Mexico City metro overpass collapse kills at least 23
Subway cars dangle at an angle from a collapsed elevated section of the metro, in Mexico City, Tuesday, May 4, 2021. The elevated section of the metro's Line 12 collapsed late Monday killing at least 23 people and injuring at least 79, city officials said.
(AP Photo/Fernando Llano)
| May 4, 2021 9:25 AM
MEXICO CITY (AP) — An elevated section of the Mexico City metro collapsed and sent the train plunging toward a busy boulevard late Monday, killing at least 23 people and injuring at least 79, city officials said.
Rescuers found four bodies inside a rail car that was dangling from the overpass but were unable to remove them. It was not clear if those dead were included among the toll of 23. A crane carefully lowered the car to the ground Tuesday.
Mayor Claudia Sheinbaum said one of the concrete beams collapsed as a train passed over it about 10:30 p.m. in one of the deadliest episodes in the history of the city’s subway system, which is among the world's busiest.
Mexican Foreign Relations Secretary Marcelo Ebrard called the collapse “the most terrible accident we have ever had in mass transportation.” Ebrard was Mexico City’s mayor from 2006 to 2012, when the affected line was built.
“The cause of the collapse of the beam must be established through an expert investigation,” Sheinbaum said.
Earlier, she said someone had been pulled alive from a car on the road. She said 77 of the injured were hospitalized, adding that children were among the dead.
The overpass was about 5 meters (16 feet) above the road in the borough of Tlahuac, but the train ran above a concrete median strip, which apparently lessened the casualties among motorists.
The Mexico City Metro — which is among the world's cheapest with tickets costing about 25 cents —has had at least three serious accidents since its inauguration half a century ago. In March 2020, a collision between two trains at the Tacubaya station left one passenger dead and injured 41. In 2015, a train that did not stop on time crashed into another at the Oceania station, injuring 12. In October 1975, at least 26 people were killed in a metro accident.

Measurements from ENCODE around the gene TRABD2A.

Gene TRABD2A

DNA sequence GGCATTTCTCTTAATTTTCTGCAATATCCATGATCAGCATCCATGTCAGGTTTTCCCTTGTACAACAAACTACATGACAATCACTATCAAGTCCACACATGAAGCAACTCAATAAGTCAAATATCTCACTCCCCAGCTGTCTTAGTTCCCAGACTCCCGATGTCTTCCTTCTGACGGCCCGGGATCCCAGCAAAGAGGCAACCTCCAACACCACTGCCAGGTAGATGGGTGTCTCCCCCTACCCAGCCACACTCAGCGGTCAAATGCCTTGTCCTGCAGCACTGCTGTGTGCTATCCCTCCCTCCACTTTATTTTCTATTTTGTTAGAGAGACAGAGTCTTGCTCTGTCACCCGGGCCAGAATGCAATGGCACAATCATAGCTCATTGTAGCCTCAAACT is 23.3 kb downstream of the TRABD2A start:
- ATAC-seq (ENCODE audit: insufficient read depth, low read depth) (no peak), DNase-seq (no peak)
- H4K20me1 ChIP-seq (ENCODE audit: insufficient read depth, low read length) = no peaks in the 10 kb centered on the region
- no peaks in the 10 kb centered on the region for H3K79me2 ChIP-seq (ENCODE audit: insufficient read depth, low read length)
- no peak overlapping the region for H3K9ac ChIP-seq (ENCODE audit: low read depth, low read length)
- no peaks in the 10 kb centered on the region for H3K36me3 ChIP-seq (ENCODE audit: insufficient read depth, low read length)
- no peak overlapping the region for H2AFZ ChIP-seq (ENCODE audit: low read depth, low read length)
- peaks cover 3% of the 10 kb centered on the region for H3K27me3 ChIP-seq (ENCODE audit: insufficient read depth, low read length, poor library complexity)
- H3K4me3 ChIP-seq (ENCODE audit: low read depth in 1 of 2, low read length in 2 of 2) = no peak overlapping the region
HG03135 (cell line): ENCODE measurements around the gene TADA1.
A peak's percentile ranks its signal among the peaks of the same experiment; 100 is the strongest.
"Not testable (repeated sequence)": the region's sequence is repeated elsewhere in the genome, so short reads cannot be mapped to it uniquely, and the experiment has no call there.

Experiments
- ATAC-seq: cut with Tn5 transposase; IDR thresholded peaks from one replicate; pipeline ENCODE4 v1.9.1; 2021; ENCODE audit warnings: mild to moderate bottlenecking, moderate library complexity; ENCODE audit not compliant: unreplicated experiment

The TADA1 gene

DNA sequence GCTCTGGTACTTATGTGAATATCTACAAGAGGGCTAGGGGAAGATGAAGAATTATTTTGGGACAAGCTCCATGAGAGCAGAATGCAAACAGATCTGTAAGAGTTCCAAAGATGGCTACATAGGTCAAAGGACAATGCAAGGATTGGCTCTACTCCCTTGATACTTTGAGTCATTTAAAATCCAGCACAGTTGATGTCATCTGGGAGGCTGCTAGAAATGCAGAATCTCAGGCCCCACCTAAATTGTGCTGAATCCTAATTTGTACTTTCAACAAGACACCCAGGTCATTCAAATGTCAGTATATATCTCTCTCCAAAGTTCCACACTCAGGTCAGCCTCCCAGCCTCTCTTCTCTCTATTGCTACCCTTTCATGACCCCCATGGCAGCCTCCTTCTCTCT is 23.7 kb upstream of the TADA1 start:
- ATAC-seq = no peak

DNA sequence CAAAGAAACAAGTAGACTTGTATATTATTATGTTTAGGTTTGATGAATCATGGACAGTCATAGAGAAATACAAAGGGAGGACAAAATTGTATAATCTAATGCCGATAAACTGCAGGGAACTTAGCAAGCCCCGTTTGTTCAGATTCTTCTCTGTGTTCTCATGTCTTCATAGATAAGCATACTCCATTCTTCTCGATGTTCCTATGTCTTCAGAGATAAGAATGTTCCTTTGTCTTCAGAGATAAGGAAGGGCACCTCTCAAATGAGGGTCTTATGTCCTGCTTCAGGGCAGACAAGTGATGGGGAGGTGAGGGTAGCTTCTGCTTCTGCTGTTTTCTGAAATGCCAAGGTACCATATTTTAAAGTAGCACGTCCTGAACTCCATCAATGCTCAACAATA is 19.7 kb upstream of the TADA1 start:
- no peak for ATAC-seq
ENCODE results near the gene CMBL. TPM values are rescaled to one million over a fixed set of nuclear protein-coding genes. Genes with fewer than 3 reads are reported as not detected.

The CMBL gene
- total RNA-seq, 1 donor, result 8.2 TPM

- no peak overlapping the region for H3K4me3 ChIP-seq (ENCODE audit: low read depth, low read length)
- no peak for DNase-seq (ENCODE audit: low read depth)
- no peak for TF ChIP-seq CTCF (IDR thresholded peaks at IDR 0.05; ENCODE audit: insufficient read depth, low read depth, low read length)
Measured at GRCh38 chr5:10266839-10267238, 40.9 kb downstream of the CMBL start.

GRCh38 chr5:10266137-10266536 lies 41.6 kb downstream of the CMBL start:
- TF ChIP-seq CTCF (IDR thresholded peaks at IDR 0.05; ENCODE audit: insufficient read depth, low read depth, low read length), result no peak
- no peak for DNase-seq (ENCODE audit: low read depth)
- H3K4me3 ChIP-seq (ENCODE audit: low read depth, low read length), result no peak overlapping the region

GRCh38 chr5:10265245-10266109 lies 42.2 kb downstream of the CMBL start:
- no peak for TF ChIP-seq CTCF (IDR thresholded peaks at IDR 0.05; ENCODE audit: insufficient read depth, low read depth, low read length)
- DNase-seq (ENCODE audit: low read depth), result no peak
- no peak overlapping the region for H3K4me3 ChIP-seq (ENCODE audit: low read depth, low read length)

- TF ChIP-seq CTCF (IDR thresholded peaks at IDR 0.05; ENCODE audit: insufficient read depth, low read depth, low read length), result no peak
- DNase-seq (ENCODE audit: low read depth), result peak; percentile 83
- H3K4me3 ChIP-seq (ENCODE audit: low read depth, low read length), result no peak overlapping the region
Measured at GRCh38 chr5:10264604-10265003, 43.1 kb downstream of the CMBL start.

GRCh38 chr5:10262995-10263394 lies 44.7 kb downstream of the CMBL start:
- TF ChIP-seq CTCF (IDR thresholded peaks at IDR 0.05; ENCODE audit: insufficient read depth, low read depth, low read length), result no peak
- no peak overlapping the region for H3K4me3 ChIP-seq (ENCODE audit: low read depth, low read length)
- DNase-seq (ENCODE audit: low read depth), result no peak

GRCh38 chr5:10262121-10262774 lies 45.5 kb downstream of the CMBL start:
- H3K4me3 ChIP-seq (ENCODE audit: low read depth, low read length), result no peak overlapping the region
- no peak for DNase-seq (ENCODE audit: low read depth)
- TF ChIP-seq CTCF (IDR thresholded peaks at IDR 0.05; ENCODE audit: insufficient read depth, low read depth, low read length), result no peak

Hundreds of police officers and firefighters cordoned off the scene as desperate friends and relatives of people believed to be on the train gathered. Despite the fact that the coronavirus situation remains serious in Mexico City, they crowded together waiting for news.
Adrián Loa Martínez, 46, said his mother called him to tell him that his half-brother and sister-in-law were driving when the overpass collapsed and that a beam fell onto their car.
He said that his sister-in-law was sent to a hospital, but that his half brother José Juan Galindo was crushed and he feared he was dead. “He is down there now,” he told journalists, pointing to the site.
Gisela Rioja Castro, 43, was looking for her 42-year-old husband, Miguel Ángel Espinoza. She said he always takes that train after work, but he never got home and had stopped answering his phone. When she heard what happened, she immediately feared the worst but has gotten no information from the authorities.
“Nobody knows anything,” she said.
The collapse occurred on Line 12, the subway’s newest. It stretches far into the city’s south side. Like many of the dozen subway lines, it runs underground through more central areas of the city of 9 million but is on elevated concrete structures on the outskirts.
Allegations of poor design and construction on the subway line emerged soon after the Ebrard left office as mayor. The line had to be partly closed in 2013 so tracks could be repaired.
Ebrard, who leads Mexico’s efforts to obtain coronavirus vaccines, has been considered a potential presidential candidate in 2024.
He wrote on Twitter: “What happened today on the Metro is a terrible tragedy.”
“Of course, the causes should be investigated and those responsible should be identified,” he wrote. “I repeat that I am entirely at the disposition of authorities to contribute in whatever way is necessary.”
On Tuesday, Ebrard appeared at President Andrés Manuel López Obrador's daily news conference, saying, “I share the indignation that exists.”
It was not clear whether a 7.1-magnitude earthquake in 2017 could have affected the subway line. There were reports that cracks had appeared in the base of at least one of the columns that support the elevated track following that quake.
The line was closed Tuesday and hundreds of buses were called in. Thousands in surrounding neighborhoods lined up before dawn to catch the buses for work.